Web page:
One Team Continues to Be a Vikings Imposter

Kevin Jairaj-USA TODAY Sports.

Indeed, they have five Super Bowl trophies, but since the last triumph 28 years ago, the Dallas Cowboys turned into the Minnesota Vikings South.

Once again, with expectations through the damn roof, the Cowboys were jettisoned from the playoffs by the hot Green Bay Packers, not unlike the Vikings in years past, at least per postseason letdown.

One Team Continues to Be a Vikings Imposter

And the Cowboys were smoked. Green Bay hopped out to a commanding 48-16 lead before Dallas used proverbial “garbage time” to make the box score presentable. Dallas lost 48-32 when the horn sounded.

Continues to Be
Dallas Cowboys quarterback Dak Prescott (4) looks to pass against the Tennessee Titans during the fourth quarter at Nissan Stadium Thursday, Dec. 29, 2022, in Nashville, Tenn. © Andrew Nelles / Tennessean.com / USA TODAY NETWORK.

Since the Cowboys’ dynasty ended — so the start of the 1996 season — so-called America’s Team is 5-13 (.278) in the playoffs. The Vikings are 8-13 (.381) in the postseason since 1996. Consistently, Dallas performs respectably well in the regular season but can’t get it done in the playoffs.

Does this sound familiar?

Cowboys Get Boost before Showdown with Vikings
Jeff Hanisch-USA TODAY Sports.

It should — it’s the accurate narrative used to describe the Vikings, and for 27 years, the theory directly applies to the Cowboys. Like clockwork, especially during the Tony Romo and Dak Prescott eras, Dallas persuades its fanbase to buy in for January football, only to encounter the flop — the thud — when it matters the most.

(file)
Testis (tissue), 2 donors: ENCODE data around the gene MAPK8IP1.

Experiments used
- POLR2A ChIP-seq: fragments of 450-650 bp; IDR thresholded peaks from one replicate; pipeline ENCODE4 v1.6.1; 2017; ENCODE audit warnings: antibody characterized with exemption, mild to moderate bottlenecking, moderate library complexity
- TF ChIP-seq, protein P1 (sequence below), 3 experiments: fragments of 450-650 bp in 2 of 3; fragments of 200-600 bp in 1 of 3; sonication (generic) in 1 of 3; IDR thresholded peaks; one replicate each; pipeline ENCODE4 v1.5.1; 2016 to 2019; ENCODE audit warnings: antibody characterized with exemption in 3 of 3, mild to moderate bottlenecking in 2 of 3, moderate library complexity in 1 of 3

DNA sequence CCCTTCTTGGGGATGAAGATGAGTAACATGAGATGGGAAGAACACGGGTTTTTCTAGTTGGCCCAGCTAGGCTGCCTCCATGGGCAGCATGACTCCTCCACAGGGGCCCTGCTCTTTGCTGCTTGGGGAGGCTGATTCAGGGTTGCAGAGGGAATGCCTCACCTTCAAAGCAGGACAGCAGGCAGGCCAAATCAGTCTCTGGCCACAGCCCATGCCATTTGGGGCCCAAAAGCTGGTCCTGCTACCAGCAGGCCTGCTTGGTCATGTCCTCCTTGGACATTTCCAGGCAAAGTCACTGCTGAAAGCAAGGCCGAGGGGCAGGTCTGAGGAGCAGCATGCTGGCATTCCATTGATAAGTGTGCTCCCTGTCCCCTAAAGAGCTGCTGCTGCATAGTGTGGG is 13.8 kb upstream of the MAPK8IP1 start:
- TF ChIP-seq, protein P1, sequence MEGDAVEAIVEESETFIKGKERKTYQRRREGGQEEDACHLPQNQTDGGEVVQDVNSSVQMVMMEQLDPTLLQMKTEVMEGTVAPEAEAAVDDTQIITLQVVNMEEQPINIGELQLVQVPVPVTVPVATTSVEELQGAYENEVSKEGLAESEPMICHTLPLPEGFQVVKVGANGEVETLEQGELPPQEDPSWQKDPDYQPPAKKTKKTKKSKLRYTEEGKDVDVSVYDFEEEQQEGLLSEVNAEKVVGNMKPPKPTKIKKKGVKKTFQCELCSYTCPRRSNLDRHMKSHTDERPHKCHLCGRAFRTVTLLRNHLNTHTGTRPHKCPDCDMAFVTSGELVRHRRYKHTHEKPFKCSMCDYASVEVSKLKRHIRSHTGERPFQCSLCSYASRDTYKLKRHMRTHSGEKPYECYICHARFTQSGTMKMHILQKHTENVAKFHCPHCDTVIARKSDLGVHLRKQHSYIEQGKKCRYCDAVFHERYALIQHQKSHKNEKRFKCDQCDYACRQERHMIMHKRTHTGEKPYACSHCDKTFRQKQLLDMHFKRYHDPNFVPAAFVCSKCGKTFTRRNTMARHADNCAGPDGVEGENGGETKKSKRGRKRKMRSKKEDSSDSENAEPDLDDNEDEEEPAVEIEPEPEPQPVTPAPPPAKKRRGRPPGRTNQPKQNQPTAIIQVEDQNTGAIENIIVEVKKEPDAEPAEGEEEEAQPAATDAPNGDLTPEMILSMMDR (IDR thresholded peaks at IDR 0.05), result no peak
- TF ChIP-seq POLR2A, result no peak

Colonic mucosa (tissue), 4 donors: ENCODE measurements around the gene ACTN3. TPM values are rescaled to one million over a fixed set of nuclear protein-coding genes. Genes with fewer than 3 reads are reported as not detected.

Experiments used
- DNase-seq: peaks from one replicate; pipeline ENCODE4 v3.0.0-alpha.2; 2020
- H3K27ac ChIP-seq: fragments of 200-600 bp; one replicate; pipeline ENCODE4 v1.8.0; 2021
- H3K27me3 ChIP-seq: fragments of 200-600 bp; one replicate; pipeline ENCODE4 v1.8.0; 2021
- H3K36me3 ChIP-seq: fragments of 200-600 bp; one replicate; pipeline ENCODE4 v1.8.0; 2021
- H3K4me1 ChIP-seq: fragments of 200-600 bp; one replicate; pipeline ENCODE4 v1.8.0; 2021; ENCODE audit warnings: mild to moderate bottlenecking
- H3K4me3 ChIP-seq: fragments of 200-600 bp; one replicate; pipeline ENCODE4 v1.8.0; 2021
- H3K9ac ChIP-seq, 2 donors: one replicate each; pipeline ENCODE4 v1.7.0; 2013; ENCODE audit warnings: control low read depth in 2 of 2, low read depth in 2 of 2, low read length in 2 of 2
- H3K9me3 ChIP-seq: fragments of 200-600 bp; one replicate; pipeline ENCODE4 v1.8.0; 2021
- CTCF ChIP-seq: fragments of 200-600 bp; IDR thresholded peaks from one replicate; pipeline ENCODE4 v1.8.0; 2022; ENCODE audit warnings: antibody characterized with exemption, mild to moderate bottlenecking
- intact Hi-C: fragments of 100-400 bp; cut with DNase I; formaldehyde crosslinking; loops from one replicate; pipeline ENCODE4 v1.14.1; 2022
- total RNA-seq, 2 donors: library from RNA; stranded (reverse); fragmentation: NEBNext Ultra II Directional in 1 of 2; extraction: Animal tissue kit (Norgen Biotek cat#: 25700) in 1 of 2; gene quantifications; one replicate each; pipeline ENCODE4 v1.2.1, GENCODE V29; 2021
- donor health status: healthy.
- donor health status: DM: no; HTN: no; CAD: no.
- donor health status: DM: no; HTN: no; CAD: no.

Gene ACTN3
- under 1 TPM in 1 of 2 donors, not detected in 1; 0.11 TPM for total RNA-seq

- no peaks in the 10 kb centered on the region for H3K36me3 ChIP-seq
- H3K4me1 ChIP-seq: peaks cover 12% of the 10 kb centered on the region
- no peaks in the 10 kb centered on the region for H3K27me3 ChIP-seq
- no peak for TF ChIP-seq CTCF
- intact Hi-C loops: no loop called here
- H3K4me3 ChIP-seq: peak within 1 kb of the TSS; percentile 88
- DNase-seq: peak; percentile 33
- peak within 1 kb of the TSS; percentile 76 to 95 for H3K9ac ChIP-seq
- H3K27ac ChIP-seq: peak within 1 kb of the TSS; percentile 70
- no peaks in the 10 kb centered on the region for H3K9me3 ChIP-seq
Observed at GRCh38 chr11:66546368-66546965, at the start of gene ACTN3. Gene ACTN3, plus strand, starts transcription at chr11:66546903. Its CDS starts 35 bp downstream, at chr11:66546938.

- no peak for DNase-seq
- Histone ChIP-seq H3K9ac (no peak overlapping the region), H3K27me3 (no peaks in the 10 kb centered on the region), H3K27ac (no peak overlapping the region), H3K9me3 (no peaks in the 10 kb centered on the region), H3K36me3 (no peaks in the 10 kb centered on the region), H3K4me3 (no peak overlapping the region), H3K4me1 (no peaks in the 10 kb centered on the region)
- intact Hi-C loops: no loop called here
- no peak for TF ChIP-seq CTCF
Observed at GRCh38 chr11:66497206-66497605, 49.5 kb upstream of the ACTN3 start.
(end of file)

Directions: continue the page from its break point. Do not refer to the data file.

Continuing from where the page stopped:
Of course, the Cowboys may not be beset by the Vikings’ mind-boggling, eccentric losses (see: Blair Walsh or Gary Anderson heartbreaking missed kicks), but Dallas’ postseason result is the Spider-Man Meme, with Minnesota as the makeshift combatant.

Brace Hemmelgarn-USA TODAY Sports.

The regular season parallels are there, too. Eerie, in fact. These are the Vikings’ and Cowboys’ regular season win percentages since the end of 1995 (Dallas’ dynastic punctuation mark):

Win Percentage,
Since 1996:

Cowboys = .541
Vikings = .541

They’re exactly the same franchise in the last 27 years, with the Vikings somehow owning a better playoff win percentage. Thankfully for the Cowboys’ sake, Dallas can kick back and pet five Lombardi trophies for solace. Minnesota cannot; it has lost four consecutive Super Bowls and six straight NFC Championships.

Brad Rempel-USA TODAY Sports.

Lately, however, the Vikings and Cowboys are two peas in a pod. Decent or wonderful quarterback performance tricks fans into believing something special is around the bend in the postseason. Then, that feeling of dread emerges right before either team unceremoniously fires up a clunker and ends its season before the Super Bowl and often NFC Championship.

The real problem? There’s no elixir. This is just the way it is. Until it isn’t, anyway. The Cowboys’ 2023 roster was peppered with talent beyond belief. It just didn’t matter when the Packers strolled into AT&T Stadium.

A Viking fan can try to explain this to a Cowboys fan, but Super Bowls will probably follow as the immediate rebuttal, and to an extent, that’s understandable. Since 1996, though, the Cowboys have oddly turned into the Vikings.


Dustin Baker is a political scientist who graduated from the University of Minnesota in 2007. Subscribe to his daily YouTube Channel, VikesNow. He hosts a podcast with Bryant McKinnie, which airs every Wednesday with Raun Sawh and Sal Spice. His Vikings obsession dates back to 1996. Listed guilty pleasures: Peanut Butter Ice Cream, ‘The Sopranos,’ Basset Hounds, and The Doors (the band).

All statistics provided by Pro Football Reference / Stathead; all contractual information provided by OverTheCap.com.

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